Godwin’s Law: “As an online discussion becomes longer, the probability of a comparison invoking Hitler or Nazis approaches one.” In other words, in any online discussion, regardless of topic or scope, someone will inevitably make a comparison to Hitler or Nazis. Also called Godwin’s Law of Nazi Analogies.
Godwin’s Law was formulated by Mike Godwin, an American lawyer with a long career in computer law; he was the first staff counsel of the Electronic Frontier Foundation and general counsel for the Wikimedia Foundation, and has been a contributing editor at Reason magazine for nearly 20 years. In a 1994 article for Wired magazine, Godwin told the origin story of Godwin’s Law:
It was back in 1990 that I set out on a project in memetic engineering. The Nazi-comparison meme, I’d decided, had gotten out of hand - in countless Usenet newsgroups, in many conferences on the Well, and on every BBS that I frequented, the labeling of posters or their ideas as “similar to the Nazis” or “Hitler-like” was a recurrent and often predictable event. …
So, I set out to conduct an experiment - to build a counter-meme designed to make discussion participants see how they are acting as vectors to a particularly silly and offensive meme...and perhaps to curtail the glib Nazi comparisons.
I developed Godwin's Law of Nazi Analogies: As an online discussion grows longer, the probability of a comparison involving Nazis or Hitler approaches one.
I seeded Godwin's Law in any newsgroup or topic where I saw a gratuitous Nazi reference. Soon, to my surprise, other people were citing it - the counter-meme was reproducing on its own!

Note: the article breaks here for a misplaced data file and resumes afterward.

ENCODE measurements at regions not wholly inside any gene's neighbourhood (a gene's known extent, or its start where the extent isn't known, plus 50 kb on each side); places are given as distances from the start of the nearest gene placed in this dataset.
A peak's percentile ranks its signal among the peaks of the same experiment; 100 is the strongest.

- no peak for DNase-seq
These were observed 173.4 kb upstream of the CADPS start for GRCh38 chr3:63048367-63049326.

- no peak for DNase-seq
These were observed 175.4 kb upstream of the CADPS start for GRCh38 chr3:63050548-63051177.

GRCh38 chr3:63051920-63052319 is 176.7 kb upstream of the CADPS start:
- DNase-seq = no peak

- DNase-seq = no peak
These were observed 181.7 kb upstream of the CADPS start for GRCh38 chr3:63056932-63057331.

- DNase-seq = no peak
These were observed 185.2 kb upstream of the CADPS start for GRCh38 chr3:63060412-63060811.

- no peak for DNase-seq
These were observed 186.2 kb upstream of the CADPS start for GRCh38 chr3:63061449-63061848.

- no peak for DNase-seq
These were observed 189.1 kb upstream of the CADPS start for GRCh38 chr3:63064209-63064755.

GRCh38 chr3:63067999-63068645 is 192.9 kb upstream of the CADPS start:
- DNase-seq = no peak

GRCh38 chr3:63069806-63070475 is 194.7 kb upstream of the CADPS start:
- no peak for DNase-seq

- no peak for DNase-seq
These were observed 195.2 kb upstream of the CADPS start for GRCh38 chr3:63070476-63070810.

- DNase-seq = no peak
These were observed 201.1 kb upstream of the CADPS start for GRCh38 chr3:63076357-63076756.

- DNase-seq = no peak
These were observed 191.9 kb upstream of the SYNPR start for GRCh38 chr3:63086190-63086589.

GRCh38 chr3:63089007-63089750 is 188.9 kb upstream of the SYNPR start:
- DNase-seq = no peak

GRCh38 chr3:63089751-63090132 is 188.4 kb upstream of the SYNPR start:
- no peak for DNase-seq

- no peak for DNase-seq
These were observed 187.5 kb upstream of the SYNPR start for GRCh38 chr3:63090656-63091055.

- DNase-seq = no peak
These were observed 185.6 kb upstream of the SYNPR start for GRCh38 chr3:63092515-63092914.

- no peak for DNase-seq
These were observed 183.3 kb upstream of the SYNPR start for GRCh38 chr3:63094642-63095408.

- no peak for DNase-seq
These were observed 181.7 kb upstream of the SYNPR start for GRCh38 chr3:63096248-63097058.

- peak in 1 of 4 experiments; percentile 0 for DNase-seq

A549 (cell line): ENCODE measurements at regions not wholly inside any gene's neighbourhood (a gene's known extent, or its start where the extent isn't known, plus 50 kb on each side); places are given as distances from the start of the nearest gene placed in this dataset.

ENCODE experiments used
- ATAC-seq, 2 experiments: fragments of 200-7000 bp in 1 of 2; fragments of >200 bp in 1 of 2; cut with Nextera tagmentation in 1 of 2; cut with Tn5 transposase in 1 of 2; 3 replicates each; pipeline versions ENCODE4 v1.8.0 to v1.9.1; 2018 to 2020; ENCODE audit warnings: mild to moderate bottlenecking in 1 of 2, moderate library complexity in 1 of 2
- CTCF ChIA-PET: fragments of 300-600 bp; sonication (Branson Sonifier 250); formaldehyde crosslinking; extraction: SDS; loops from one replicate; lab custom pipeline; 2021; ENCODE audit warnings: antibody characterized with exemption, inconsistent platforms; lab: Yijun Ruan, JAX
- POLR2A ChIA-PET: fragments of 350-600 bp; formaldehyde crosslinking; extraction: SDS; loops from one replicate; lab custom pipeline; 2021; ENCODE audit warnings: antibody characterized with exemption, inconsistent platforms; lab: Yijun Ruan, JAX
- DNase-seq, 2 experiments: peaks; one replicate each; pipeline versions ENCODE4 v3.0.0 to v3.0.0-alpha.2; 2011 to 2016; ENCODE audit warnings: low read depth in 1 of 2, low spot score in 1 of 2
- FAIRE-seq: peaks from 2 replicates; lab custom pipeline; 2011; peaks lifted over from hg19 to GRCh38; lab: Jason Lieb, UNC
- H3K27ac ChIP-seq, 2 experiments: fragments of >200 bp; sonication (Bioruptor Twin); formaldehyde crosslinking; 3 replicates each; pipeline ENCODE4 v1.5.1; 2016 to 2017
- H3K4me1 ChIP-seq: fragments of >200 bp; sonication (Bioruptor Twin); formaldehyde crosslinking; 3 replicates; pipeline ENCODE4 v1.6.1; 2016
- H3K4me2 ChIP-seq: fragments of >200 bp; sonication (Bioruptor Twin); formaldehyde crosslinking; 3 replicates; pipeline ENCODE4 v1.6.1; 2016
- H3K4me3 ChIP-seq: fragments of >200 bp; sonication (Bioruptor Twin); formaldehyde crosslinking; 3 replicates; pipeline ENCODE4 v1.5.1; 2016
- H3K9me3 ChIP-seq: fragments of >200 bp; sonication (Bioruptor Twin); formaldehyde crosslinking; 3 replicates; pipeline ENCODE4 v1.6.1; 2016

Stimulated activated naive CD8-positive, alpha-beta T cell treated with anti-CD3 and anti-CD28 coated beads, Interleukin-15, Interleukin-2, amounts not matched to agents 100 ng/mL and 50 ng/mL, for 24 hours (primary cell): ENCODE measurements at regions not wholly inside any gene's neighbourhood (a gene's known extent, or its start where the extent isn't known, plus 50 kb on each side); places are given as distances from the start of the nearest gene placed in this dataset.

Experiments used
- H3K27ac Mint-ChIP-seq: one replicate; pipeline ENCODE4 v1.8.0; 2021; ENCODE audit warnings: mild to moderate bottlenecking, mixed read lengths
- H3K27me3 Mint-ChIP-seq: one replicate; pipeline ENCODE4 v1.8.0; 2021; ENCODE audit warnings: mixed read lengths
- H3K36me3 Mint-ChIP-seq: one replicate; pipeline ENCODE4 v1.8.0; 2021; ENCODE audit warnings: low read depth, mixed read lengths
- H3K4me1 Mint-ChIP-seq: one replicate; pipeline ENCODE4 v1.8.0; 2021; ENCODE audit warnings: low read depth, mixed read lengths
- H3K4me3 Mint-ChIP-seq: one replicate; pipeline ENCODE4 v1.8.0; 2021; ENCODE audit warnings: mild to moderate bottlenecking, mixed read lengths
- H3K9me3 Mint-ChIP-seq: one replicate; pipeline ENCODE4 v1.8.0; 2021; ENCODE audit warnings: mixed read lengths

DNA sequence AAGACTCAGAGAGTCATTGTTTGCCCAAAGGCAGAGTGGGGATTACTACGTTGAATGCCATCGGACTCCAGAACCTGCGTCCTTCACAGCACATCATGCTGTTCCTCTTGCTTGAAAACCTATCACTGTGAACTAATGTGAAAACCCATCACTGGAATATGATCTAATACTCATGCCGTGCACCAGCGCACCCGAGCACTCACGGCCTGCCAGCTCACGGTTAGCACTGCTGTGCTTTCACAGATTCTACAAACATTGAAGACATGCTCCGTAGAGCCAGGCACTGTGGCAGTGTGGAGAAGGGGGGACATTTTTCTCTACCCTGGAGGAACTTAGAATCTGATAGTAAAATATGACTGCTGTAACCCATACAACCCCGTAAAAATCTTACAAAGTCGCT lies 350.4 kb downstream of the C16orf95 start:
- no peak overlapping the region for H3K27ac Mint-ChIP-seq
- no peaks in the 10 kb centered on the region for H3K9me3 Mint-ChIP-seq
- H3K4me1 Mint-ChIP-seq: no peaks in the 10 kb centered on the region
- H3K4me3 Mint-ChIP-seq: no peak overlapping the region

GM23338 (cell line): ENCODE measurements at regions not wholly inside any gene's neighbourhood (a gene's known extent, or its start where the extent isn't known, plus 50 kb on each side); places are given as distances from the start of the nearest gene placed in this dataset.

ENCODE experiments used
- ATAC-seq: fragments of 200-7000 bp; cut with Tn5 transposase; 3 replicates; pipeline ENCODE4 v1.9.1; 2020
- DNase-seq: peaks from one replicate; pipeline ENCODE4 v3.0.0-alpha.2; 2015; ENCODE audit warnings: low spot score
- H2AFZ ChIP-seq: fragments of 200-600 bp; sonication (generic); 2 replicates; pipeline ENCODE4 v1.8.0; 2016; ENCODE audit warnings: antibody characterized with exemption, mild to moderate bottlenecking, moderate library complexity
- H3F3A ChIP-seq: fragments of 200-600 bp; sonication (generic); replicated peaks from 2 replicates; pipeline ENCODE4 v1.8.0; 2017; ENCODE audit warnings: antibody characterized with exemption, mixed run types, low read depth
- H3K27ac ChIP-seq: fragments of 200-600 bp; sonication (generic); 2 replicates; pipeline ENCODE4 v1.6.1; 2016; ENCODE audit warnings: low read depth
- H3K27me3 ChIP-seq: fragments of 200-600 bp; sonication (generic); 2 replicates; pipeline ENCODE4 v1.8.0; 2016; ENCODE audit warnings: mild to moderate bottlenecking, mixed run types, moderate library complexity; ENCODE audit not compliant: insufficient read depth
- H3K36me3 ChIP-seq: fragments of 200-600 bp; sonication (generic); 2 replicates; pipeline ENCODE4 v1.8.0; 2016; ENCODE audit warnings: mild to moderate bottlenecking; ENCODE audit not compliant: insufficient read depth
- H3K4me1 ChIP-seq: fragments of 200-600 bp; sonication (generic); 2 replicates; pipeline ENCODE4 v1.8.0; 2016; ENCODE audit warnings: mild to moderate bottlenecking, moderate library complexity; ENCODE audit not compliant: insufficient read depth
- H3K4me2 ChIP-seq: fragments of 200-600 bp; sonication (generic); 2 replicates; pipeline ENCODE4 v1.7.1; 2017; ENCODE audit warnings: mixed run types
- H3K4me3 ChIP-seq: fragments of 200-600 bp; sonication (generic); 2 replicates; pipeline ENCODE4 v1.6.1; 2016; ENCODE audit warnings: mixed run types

Since then, it has been a tradition in some online discussions that once the Hitler/Nazi comparison is invoked, the thread is finished and the invoker has automatically lost the debate.
Godwin’s Law manifests itself frequently in discussions of the Second Amendment to the U.S. Constitution (“the right to keep and bear arms”). See, for example, last Friday’s column by lexicographer Orin Hargraves for Visual Thesaurus, “Up in Arms”—paid subscriber content—in which Ben Zimmer, the executive producer, cited Godwin’s Law as justification for removing some uncivil comments.
Godwin’s Law is so familiar to some audiences that it can be reduced to shorthand and expanded beyond the original Hitler/Nazi meme, as in this headline last week on the Little Green Footballs blog:
“TeaParty.org Goes Godwin for Dough”
There’s no link to the quoted content, but you can find it by searching for the phrase “Someday, your children will thank you for saving their future from Obama’s Soviet-Style Socialist State.”
See also Cunningham’s Law and Dunning-Kruger Effect. For more Internet jargon, see The Jargon File.